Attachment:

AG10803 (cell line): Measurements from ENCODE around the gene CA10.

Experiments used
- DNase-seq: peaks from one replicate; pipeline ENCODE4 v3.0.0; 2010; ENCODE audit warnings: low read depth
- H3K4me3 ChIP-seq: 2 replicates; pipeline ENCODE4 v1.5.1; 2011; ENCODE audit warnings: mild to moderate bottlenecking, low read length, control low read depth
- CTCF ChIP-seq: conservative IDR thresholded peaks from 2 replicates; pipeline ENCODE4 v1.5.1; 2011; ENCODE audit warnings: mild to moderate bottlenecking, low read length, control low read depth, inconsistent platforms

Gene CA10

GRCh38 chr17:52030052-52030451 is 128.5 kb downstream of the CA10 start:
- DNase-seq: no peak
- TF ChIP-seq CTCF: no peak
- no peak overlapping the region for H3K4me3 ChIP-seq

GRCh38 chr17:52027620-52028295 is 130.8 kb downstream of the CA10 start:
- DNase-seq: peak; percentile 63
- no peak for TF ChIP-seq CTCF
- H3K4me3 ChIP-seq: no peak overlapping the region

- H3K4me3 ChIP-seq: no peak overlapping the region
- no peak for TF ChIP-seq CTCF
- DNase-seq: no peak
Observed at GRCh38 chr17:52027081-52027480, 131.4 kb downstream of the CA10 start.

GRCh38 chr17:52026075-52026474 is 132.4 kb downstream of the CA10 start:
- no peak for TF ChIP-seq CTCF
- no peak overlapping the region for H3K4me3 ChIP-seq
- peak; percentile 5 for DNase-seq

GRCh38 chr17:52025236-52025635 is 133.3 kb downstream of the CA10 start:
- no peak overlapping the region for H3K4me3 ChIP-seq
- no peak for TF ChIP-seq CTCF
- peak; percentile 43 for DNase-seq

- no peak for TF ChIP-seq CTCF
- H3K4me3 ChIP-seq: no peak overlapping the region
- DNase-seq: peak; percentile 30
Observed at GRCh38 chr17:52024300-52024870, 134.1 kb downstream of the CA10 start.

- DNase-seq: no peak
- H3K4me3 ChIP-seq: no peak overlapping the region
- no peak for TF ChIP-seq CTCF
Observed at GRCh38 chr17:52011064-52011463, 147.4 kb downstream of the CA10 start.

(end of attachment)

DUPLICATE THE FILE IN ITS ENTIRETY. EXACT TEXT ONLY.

AG10803 (cell line): Measurements from ENCODE around the gene CA10.

Experiments used
- DNase-seq: peaks from one replicate; pipeline ENCODE4 v3.0.0; 2010; ENCODE audit warnings: low read depth
- H3K4me3 ChIP-seq: 2 replicates; pipeline ENCODE4 v1.5.1; 2011; ENCODE audit warnings: mild to moderate bottlenecking, low read length, control low read depth
- CTCF ChIP-seq: conservative IDR thresholded peaks from 2 replicates; pipeline ENCODE4 v1.5.1; 2011; ENCODE audit warnings: mild to moderate bottlenecking, low read length, control low read depth, inconsistent platforms

Gene CA10

GRCh38 chr17:52030052-52030451 is 128.5 kb downstream of the CA10 start:
- DNase-seq: no peak
- TF ChIP-seq CTCF: no peak
- no peak overlapping the region for H3K4me3 ChIP-seq

GRCh38 chr17:52027620-52028295 is 130.8 kb downstream of the CA10 start:
- DNase-seq: peak; percentile 63
- no peak for TF ChIP-seq CTCF
- H3K4me3 ChIP-seq: no peak overlapping the region

- H3K4me3 ChIP-seq: no peak overlapping the region
- no peak for TF ChIP-seq CTCF
- DNase-seq: no peak
Observed at GRCh38 chr17:52027081-52027480, 131.4 kb downstream of the CA10 start.

GRCh38 chr17:52026075-52026474 is 132.4 kb downstream of the CA10 start:
- no peak for TF ChIP-seq CTCF
- no peak overlapping the region for H3K4me3 ChIP-seq
- peak; percentile 5 for DNase-seq

GRCh38 chr17:52025236-52025635 is 133.3 kb downstream of the CA10 start:
- no peak overlapping the region for H3K4me3 ChIP-seq
- no peak for TF ChIP-seq CTCF
- peak; percentile 43 for DNase-seq

- no peak for TF ChIP-seq CTCF
- H3K4me3 ChIP-seq: no peak overlapping the region
- DNase-seq: peak; percentile 30
Observed at GRCh38 chr17:52024300-52024870, 134.1 kb downstream of the CA10 start.

- DNase-seq: no peak
- H3K4me3 ChIP-seq: no peak overlapping the region
- no peak for TF ChIP-seq CTCF
Observed at GRCh38 chr17:52011064-52011463, 147.4 kb downstream of the CA10 start.